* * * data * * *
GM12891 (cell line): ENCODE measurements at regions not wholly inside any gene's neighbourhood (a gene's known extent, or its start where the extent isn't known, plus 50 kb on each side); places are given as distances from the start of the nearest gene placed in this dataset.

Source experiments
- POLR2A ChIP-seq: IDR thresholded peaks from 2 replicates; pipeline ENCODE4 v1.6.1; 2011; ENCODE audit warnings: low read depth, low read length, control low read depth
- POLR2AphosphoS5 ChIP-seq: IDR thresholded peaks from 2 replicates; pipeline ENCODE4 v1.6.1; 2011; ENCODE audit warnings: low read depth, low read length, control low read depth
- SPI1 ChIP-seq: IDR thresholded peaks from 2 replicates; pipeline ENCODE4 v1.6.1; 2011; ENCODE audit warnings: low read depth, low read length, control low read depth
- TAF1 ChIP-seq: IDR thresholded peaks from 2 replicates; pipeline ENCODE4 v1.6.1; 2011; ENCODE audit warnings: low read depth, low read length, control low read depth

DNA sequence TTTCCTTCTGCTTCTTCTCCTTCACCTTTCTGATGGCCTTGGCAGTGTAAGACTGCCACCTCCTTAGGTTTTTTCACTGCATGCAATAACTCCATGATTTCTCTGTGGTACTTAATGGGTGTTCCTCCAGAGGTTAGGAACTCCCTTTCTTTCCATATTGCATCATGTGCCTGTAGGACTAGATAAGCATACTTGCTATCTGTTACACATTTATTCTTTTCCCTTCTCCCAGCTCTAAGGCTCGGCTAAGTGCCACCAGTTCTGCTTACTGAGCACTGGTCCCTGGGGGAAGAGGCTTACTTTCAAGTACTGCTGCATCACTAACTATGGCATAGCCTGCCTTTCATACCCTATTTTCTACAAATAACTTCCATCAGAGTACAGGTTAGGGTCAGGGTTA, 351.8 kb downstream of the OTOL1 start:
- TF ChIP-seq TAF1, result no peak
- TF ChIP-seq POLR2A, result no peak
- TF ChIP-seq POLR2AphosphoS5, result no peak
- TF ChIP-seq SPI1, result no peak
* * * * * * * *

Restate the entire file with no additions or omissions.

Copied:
GM12891 (cell line): ENCODE measurements at regions not wholly inside any gene's neighbourhood (a gene's known extent, or its start where the extent isn't known, plus 50 kb on each side); places are given as distances from the start of the nearest gene placed in this dataset.

Source experiments
- POLR2A ChIP-seq: IDR thresholded peaks from 2 replicates; pipeline ENCODE4 v1.6.1; 2011; ENCODE audit warnings: low read depth, low read length, control low read depth
- POLR2AphosphoS5 ChIP-seq: IDR thresholded peaks from 2 replicates; pipeline ENCODE4 v1.6.1; 2011; ENCODE audit warnings: low read depth, low read length, control low read depth
- SPI1 ChIP-seq: IDR thresholded peaks from 2 replicates; pipeline ENCODE4 v1.6.1; 2011; ENCODE audit warnings: low read depth, low read length, control low read depth
- TAF1 ChIP-seq: IDR thresholded peaks from 2 replicates; pipeline ENCODE4 v1.6.1; 2011; ENCODE audit warnings: low read depth, low read length, control low read depth

DNA sequence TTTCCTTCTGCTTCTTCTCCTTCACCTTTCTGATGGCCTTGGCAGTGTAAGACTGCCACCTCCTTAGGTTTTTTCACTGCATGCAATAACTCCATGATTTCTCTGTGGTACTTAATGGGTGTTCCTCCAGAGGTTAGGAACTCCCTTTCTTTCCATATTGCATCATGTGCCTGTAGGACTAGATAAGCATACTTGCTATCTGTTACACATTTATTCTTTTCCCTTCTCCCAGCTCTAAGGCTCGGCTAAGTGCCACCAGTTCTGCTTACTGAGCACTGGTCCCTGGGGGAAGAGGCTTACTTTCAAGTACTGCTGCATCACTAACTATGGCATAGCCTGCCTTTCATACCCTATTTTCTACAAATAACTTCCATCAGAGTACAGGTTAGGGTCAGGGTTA, 351.8 kb downstream of the OTOL1 start:
- TF ChIP-seq TAF1, result no peak
- TF ChIP-seq POLR2A, result no peak
- TF ChIP-seq POLR2AphosphoS5, result no peak
- TF ChIP-seq SPI1, result no peak